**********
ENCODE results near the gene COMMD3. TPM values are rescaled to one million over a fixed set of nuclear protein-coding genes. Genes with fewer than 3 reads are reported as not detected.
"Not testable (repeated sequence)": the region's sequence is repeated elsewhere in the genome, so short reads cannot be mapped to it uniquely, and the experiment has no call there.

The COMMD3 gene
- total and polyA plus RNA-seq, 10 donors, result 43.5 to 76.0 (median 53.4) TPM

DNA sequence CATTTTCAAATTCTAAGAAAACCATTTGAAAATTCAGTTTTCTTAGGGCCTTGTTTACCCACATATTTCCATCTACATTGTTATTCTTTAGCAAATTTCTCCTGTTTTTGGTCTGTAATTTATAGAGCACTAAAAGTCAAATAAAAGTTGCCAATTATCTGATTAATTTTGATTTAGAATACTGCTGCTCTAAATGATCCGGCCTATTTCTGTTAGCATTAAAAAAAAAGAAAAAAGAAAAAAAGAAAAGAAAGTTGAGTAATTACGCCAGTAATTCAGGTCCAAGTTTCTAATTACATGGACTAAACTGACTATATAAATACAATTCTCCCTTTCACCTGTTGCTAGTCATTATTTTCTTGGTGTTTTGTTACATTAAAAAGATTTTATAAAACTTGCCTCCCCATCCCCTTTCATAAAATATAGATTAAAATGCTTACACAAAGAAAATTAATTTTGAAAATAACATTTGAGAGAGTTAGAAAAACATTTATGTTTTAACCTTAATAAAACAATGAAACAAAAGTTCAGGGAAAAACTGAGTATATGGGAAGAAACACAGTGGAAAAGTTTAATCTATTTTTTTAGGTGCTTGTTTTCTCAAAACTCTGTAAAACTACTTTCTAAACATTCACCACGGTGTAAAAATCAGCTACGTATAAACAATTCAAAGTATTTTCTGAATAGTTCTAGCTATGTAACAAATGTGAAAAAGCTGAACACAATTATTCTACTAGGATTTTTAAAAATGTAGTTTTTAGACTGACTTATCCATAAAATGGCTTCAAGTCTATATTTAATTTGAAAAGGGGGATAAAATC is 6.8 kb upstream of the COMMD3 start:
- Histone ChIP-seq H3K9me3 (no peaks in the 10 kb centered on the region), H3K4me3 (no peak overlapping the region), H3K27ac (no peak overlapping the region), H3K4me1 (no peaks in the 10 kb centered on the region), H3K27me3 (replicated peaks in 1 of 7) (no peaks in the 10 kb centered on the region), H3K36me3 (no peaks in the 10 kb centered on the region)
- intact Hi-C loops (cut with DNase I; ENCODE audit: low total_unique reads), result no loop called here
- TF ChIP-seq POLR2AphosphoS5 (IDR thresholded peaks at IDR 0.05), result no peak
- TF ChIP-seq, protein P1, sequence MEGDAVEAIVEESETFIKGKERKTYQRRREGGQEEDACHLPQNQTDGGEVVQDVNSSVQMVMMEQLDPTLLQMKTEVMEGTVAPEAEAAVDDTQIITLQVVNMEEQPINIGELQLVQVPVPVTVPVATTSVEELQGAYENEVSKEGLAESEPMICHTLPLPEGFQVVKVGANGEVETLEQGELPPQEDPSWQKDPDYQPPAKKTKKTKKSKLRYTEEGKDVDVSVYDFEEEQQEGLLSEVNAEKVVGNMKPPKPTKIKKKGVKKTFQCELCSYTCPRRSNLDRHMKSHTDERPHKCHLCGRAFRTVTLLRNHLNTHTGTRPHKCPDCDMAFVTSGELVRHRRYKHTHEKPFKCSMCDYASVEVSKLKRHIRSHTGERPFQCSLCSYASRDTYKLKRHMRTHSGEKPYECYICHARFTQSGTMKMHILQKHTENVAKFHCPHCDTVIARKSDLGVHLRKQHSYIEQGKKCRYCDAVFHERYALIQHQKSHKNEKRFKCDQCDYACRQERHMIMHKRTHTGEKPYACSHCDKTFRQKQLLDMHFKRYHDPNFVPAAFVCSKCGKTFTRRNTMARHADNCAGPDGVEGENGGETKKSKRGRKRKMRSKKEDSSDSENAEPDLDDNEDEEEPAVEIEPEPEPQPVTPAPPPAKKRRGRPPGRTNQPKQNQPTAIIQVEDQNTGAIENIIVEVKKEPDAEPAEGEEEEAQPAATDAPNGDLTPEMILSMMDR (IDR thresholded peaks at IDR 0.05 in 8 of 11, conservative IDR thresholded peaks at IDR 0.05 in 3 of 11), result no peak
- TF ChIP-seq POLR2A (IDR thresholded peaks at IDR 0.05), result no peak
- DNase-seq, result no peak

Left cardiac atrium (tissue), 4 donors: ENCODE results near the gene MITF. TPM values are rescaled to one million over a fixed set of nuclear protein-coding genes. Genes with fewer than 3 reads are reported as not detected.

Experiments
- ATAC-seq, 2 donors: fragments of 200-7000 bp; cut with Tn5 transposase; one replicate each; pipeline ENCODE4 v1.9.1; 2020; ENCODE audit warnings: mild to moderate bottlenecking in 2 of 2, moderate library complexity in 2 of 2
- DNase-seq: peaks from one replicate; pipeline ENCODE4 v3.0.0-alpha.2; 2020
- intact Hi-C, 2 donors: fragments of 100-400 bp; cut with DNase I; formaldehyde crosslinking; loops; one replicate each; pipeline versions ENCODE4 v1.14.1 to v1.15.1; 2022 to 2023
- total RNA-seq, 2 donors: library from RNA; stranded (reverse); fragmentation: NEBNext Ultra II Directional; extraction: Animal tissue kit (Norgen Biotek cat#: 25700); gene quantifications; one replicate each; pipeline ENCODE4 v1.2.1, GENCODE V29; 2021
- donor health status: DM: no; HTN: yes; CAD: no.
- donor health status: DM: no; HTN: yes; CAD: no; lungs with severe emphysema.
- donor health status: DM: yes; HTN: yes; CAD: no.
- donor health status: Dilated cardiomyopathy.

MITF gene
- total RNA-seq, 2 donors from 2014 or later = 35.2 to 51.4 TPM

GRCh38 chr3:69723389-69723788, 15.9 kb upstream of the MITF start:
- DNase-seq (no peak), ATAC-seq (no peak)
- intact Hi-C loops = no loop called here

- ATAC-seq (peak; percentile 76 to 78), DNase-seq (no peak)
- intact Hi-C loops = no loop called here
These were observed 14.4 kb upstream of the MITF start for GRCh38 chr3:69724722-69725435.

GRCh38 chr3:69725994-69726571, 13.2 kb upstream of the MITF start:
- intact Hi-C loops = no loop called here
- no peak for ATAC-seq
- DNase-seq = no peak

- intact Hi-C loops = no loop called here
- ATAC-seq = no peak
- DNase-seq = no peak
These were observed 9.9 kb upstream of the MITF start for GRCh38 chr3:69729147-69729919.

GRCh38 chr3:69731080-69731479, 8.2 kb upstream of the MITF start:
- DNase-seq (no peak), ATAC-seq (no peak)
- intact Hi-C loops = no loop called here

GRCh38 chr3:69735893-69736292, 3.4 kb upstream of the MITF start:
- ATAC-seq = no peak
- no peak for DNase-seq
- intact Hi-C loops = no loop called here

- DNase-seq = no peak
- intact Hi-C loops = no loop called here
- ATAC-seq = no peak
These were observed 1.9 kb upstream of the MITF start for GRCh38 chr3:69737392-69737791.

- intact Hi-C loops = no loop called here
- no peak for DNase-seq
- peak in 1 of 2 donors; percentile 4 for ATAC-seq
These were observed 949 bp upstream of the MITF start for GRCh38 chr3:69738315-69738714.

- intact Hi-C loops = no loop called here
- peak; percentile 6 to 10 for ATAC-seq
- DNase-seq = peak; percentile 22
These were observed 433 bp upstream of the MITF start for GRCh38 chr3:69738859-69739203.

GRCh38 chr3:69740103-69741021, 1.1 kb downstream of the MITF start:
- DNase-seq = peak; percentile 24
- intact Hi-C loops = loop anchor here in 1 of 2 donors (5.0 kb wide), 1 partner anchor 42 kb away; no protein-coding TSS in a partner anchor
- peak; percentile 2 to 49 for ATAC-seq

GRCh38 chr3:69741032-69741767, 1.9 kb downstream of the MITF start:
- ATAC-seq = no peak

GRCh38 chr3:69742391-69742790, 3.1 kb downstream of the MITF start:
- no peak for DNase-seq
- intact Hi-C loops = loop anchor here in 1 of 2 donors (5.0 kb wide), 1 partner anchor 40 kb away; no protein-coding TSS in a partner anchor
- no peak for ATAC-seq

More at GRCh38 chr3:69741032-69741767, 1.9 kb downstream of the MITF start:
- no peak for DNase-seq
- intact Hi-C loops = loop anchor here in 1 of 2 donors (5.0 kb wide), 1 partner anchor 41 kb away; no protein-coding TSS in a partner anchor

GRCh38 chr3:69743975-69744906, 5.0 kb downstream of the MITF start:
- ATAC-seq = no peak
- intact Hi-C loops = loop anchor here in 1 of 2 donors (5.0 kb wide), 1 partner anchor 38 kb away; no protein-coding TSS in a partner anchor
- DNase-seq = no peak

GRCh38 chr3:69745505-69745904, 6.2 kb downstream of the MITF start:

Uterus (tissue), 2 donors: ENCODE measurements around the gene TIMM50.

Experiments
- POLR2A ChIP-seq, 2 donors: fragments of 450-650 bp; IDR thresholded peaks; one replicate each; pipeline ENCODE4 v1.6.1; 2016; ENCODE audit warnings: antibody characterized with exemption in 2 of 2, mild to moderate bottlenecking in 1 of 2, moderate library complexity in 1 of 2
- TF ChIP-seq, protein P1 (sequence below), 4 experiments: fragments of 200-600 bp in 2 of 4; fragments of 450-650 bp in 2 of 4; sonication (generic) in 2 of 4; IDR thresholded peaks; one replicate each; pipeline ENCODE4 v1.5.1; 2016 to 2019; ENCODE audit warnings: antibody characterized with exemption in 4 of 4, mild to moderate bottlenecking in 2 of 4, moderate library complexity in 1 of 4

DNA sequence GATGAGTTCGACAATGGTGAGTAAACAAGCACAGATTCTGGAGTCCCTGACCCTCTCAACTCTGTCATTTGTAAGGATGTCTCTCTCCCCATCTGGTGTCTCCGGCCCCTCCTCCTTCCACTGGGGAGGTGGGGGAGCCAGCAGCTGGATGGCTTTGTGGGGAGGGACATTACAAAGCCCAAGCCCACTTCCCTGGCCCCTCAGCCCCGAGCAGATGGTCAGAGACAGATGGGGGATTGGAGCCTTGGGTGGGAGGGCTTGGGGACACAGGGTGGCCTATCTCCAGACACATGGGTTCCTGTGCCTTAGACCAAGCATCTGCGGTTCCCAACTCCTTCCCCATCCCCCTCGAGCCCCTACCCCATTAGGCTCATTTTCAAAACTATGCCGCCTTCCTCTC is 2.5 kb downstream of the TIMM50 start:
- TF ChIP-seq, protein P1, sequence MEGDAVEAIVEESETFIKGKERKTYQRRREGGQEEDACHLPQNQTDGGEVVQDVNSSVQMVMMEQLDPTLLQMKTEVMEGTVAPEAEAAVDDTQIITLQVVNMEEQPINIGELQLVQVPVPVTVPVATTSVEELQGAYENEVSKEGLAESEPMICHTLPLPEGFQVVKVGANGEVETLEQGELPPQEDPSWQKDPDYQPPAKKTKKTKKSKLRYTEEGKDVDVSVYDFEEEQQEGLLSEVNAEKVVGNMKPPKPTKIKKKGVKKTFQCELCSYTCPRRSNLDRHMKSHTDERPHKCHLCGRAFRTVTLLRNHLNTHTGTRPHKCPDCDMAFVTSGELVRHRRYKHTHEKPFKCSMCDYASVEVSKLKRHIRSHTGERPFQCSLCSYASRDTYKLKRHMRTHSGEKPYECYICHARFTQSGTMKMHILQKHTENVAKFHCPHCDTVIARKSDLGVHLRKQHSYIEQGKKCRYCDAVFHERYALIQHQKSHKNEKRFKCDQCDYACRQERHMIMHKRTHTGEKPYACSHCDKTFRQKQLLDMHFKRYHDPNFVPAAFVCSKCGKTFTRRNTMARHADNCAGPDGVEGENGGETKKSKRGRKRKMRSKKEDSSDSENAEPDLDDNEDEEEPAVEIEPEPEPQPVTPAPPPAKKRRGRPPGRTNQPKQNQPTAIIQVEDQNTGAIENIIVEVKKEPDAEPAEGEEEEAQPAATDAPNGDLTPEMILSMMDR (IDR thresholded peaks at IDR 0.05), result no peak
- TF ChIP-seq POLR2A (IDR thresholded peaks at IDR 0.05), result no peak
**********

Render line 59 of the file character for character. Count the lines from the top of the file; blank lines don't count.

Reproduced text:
- intact Hi-C loops = loop anchor here in 1 of 2 donors (5.0 kb wide), 1 partner anchor 42 kb away; no protein-coding TSS in a partner anchor